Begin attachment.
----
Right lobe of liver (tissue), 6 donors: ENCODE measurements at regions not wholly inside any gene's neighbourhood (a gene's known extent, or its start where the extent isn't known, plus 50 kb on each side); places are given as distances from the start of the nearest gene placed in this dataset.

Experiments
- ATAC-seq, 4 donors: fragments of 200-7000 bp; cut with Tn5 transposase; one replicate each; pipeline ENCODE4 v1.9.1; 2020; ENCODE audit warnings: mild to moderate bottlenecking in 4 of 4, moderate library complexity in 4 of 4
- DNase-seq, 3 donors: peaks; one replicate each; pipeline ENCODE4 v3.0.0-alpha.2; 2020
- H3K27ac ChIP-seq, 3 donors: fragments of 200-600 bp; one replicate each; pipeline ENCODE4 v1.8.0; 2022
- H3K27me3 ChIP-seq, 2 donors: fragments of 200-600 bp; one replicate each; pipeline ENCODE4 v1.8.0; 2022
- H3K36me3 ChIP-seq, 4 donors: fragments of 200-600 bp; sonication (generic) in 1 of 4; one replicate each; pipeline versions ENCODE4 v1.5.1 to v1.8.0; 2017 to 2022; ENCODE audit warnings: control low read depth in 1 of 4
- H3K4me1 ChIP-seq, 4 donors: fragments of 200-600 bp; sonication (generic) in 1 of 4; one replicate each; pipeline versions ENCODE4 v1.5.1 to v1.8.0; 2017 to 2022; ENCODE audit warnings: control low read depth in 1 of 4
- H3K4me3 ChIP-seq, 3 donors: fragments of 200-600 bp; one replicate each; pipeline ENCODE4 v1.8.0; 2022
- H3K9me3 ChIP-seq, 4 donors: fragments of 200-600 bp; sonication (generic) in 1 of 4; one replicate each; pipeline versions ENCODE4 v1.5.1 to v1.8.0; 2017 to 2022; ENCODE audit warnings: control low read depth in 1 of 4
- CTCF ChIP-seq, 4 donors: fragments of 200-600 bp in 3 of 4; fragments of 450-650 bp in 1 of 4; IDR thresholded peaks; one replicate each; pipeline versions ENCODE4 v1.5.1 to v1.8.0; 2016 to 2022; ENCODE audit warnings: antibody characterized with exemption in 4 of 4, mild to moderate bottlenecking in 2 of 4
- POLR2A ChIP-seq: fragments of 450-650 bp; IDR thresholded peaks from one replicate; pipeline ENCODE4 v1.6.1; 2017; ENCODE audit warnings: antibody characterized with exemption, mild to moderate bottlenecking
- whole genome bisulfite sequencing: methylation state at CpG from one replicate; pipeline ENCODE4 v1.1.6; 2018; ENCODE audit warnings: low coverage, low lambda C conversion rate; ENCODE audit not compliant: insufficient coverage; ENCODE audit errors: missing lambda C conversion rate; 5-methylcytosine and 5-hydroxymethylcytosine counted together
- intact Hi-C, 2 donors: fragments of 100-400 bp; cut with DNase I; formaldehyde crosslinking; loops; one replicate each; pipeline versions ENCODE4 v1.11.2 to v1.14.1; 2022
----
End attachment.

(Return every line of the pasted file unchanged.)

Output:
Right lobe of liver (tissue), 6 donors: ENCODE measurements at regions not wholly inside any gene's neighbourhood (a gene's known extent, or its start where the extent isn't known, plus 50 kb on each side); places are given as distances from the start of the nearest gene placed in this dataset.

Experiments
- ATAC-seq, 4 donors: fragments of 200-7000 bp; cut with Tn5 transposase; one replicate each; pipeline ENCODE4 v1.9.1; 2020; ENCODE audit warnings: mild to moderate bottlenecking in 4 of 4, moderate library complexity in 4 of 4
- DNase-seq, 3 donors: peaks; one replicate each; pipeline ENCODE4 v3.0.0-alpha.2; 2020
- H3K27ac ChIP-seq, 3 donors: fragments of 200-600 bp; one replicate each; pipeline ENCODE4 v1.8.0; 2022
- H3K27me3 ChIP-seq, 2 donors: fragments of 200-600 bp; one replicate each; pipeline ENCODE4 v1.8.0; 2022
- H3K36me3 ChIP-seq, 4 donors: fragments of 200-600 bp; sonication (generic) in 1 of 4; one replicate each; pipeline versions ENCODE4 v1.5.1 to v1.8.0; 2017 to 2022; ENCODE audit warnings: control low read depth in 1 of 4
- H3K4me1 ChIP-seq, 4 donors: fragments of 200-600 bp; sonication (generic) in 1 of 4; one replicate each; pipeline versions ENCODE4 v1.5.1 to v1.8.0; 2017 to 2022; ENCODE audit warnings: control low read depth in 1 of 4
- H3K4me3 ChIP-seq, 3 donors: fragments of 200-600 bp; one replicate each; pipeline ENCODE4 v1.8.0; 2022
- H3K9me3 ChIP-seq, 4 donors: fragments of 200-600 bp; sonication (generic) in 1 of 4; one replicate each; pipeline versions ENCODE4 v1.5.1 to v1.8.0; 2017 to 2022; ENCODE audit warnings: control low read depth in 1 of 4
- CTCF ChIP-seq, 4 donors: fragments of 200-600 bp in 3 of 4; fragments of 450-650 bp in 1 of 4; IDR thresholded peaks; one replicate each; pipeline versions ENCODE4 v1.5.1 to v1.8.0; 2016 to 2022; ENCODE audit warnings: antibody characterized with exemption in 4 of 4, mild to moderate bottlenecking in 2 of 4
- POLR2A ChIP-seq: fragments of 450-650 bp; IDR thresholded peaks from one replicate; pipeline ENCODE4 v1.6.1; 2017; ENCODE audit warnings: antibody characterized with exemption, mild to moderate bottlenecking
- whole genome bisulfite sequencing: methylation state at CpG from one replicate; pipeline ENCODE4 v1.1.6; 2018; ENCODE audit warnings: low coverage, low lambda C conversion rate; ENCODE audit not compliant: insufficient coverage; ENCODE audit errors: missing lambda C conversion rate; 5-methylcytosine and 5-hydroxymethylcytosine counted together
- intact Hi-C, 2 donors: fragments of 100-400 bp; cut with DNase I; formaldehyde crosslinking; loops; one replicate each; pipeline versions ENCODE4 v1.11.2 to v1.14.1; 2022